household where we weren’t allowed to listen to any “secular” music and since Michael Jackson ruled the radio airwaves and TV stations of the 1980’s, well, he was pretty much considered the devil in my house. But once I was able to think and discover the world on my own, sometime in my teen years, I found Michael Jackson’s work, and after I got over my initial fears of getting possessed by demons by listening to it, I felt somewhat cheated that I had already missed out on so much fun stuff from him earlier in my life.
What’s strange about being a Michael Jackson fan (now, and even back then) is that I don’t really know whether I want to admit that I am one, either to people I know or to myself. All of the oddness swirling around him has repeatedly caused me to revisit my feelings about him, whether or not I’m cool with people knowing I have his music on my iPod, whether or not I’d go to one of his shows if I could afford to, whether or not I want to believe the rumors and allegations and judge his music based on that, etc. There’s a weird sense of shame and doubt associated with him. No other artist has stirred that up within me.
Except maybe for this dude. But he’s not really an artist, just a jackass.
But at a time when I’m witnessing the death of many aspects of my childhood, Michael’s death is just a lot to bear, honestly. Right now, Hollywood is stuck in a trend of “reinventing” all the cartoons and toys and franchises and characters from the 80’s. In most cases, the studios are just poopooing all over our nostalgia and raking in billions. Of course, Hollywood had nothing to do with Michael’s literal death, but I guess what I’m saying is that this just came at a time when I’ve been looking back on things from my childhood and enjoying them for what they were back then, not the sad reinventions that they’ve become now.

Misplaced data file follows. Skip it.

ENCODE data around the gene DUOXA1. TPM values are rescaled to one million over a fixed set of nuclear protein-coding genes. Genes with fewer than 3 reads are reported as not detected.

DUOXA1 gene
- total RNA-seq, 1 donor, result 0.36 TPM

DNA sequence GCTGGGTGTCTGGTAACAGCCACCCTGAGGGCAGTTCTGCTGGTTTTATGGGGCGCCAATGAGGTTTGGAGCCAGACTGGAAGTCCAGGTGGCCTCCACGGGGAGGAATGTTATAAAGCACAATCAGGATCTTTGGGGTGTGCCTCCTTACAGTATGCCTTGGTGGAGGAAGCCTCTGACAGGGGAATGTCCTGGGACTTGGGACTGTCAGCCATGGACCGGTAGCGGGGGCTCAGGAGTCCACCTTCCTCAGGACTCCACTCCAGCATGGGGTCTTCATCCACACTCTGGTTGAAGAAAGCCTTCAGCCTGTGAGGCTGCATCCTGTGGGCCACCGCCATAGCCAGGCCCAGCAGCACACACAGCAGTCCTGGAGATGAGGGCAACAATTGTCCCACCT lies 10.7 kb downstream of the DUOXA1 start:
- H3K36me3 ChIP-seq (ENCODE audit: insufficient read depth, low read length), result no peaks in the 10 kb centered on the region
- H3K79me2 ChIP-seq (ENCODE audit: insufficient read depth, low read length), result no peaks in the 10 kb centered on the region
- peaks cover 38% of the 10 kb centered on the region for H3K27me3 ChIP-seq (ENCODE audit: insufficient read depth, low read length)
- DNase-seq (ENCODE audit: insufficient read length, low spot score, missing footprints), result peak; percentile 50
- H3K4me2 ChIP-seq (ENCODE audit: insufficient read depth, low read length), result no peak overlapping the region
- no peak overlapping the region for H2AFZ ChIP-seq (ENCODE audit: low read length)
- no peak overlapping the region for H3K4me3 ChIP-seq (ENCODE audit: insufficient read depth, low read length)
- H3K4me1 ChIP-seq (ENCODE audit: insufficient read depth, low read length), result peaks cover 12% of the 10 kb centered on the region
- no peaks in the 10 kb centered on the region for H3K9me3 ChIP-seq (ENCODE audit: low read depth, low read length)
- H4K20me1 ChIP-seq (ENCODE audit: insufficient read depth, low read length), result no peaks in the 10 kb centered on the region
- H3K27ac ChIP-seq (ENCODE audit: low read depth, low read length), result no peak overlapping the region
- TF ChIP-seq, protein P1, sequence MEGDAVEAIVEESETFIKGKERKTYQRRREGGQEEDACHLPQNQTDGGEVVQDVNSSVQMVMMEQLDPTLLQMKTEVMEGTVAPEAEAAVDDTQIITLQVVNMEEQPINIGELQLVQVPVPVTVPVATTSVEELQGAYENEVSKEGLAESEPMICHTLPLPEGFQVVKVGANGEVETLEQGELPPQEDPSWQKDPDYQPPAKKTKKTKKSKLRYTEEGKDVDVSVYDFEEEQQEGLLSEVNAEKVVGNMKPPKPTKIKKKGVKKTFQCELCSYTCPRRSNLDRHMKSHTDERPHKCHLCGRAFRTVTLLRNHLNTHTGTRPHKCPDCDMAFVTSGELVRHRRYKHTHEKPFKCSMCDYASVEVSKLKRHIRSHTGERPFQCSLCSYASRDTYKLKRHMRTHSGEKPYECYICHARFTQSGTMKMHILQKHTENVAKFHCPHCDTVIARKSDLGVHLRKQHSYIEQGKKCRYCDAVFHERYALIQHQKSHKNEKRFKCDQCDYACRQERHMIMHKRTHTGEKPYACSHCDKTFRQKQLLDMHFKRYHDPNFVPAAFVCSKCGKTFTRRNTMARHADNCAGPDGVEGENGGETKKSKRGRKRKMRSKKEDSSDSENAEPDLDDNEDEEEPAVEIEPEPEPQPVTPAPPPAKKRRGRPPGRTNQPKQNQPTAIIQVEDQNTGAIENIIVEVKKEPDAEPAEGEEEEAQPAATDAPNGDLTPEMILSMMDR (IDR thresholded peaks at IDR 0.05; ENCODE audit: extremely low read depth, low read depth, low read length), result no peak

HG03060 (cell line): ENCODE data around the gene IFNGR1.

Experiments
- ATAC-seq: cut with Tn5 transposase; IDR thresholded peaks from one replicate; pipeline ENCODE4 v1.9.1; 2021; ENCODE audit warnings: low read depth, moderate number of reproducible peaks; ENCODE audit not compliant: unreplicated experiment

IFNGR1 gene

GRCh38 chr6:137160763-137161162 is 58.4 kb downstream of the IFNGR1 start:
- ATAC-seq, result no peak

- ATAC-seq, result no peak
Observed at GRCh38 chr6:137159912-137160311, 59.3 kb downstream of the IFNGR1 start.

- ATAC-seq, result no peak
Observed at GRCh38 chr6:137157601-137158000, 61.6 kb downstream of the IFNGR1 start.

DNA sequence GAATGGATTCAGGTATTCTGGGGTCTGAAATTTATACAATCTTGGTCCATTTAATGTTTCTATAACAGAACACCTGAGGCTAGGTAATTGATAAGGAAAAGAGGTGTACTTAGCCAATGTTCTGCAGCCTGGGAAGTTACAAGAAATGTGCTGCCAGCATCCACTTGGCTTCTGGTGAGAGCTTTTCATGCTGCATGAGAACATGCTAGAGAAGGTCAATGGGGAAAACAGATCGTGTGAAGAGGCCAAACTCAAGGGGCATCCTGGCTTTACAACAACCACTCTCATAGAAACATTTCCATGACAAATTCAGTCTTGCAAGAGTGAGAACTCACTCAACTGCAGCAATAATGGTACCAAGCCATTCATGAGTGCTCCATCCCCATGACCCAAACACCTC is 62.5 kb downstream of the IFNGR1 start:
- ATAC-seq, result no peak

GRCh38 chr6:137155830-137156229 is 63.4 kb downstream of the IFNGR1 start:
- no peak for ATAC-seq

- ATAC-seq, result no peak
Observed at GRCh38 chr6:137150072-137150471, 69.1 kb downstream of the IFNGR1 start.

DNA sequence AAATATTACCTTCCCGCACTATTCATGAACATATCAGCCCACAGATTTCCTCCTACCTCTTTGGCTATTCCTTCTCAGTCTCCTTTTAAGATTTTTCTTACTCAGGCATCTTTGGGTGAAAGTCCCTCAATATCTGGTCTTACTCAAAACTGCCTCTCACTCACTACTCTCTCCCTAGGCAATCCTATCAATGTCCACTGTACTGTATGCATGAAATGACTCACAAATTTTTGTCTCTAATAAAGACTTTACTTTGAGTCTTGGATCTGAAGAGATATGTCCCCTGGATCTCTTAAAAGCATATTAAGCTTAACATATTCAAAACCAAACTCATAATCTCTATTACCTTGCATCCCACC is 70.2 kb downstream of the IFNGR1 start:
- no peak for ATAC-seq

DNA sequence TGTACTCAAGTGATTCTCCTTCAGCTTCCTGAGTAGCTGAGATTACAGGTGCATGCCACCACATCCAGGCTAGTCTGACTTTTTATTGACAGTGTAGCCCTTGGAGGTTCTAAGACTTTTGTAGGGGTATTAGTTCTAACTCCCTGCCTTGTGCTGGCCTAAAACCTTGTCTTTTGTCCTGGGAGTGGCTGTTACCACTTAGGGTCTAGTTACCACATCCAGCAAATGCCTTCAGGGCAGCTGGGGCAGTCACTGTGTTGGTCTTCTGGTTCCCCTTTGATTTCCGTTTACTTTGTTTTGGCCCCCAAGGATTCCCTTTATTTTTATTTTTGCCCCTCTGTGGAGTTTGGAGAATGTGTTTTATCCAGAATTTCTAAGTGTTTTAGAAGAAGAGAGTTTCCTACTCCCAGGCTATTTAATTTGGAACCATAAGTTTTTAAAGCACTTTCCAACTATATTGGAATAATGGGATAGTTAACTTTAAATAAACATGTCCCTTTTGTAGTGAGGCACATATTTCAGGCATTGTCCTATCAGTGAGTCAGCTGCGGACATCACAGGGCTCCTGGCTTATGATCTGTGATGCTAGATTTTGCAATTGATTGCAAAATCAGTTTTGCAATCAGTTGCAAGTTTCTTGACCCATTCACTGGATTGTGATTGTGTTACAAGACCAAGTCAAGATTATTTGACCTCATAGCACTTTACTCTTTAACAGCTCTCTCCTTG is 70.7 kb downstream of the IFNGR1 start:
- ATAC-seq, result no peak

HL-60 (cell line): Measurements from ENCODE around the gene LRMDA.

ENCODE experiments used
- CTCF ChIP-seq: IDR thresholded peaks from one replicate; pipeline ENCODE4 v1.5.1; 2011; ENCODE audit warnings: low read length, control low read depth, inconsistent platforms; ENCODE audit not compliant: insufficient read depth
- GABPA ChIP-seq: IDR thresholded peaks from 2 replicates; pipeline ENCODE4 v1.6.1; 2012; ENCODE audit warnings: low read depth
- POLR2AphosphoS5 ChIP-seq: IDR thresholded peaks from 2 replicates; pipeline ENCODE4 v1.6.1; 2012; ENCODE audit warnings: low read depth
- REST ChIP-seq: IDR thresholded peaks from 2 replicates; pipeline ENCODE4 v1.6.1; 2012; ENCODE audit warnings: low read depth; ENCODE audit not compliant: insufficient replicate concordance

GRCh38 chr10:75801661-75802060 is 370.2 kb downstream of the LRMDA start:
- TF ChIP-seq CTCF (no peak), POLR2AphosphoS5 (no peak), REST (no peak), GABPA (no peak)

And I think that totally applies to Michael Jackson, the biggest international superstar up to this moment in history.
And I know this, too – that today, Michael Jackson’s music echoes throughout the entire world. People living in countries you’ve never heard of, speaking languages you’ll never hear in your lifetime, are weeping over the news of this man’s unexpected death. Driving in Los Angeles this morning, his songs and news stories are playing on every radio station. Everybody’s driving slow, lost in thought, weirded out, questioning how they feel, saying their goodbyes, and being just shaken and unsettled on so many levels.
I’ve seen people from all walks of life crying in their cars. It’s all very affecting. Consider it one more weird event to associate with that dude’s life.
The funny thing is that even now, who knows what we’re in for in the coming months. What kind of weird shit will the news vultures pull out of this? And why won’t I be able to stop listening to it when they do? What kind of circus will the funeral turn into? He was too huge to have just one. He’ll need to have services in every country. It’s going to be nuts.
And what if he’s not really dead? Would you honestly be surprised if it was all a publicity stunt (albeit a mean and poorly-conceived one) for his upcoming half-billion dollar tour in which he “arises” in a month as Zombie Michael, ready to devastate our eyeballs with his new, never-before-seen oft-rumored dance move to replace the Moonwalk? I wouldn’t be.
But I know that’s not happening.
So whoever you are – a dedicated longtime fan, a talking head in a newsroom, a confused kid who just heard your first Michael Jackson song yesterday, a friend or family member who actually knew Michael and got to experience his craziness firsthand, or just some hack comedian still trying to capitalize on Michael Jackson’s genius, just shut up for a minute and remember.
Remember that Michael Jackson was a phenomenal artist who overcame a terrible childhood and tremendous hurdles and chose to give to us, a world that made him rich and slapped him in the face. This lonely, overgrown child of a man, gave to us. Our lives are enriched in many big and small ways because of him, and we have witnessed the passing of a giant.
That’s it. Thanks and later to it.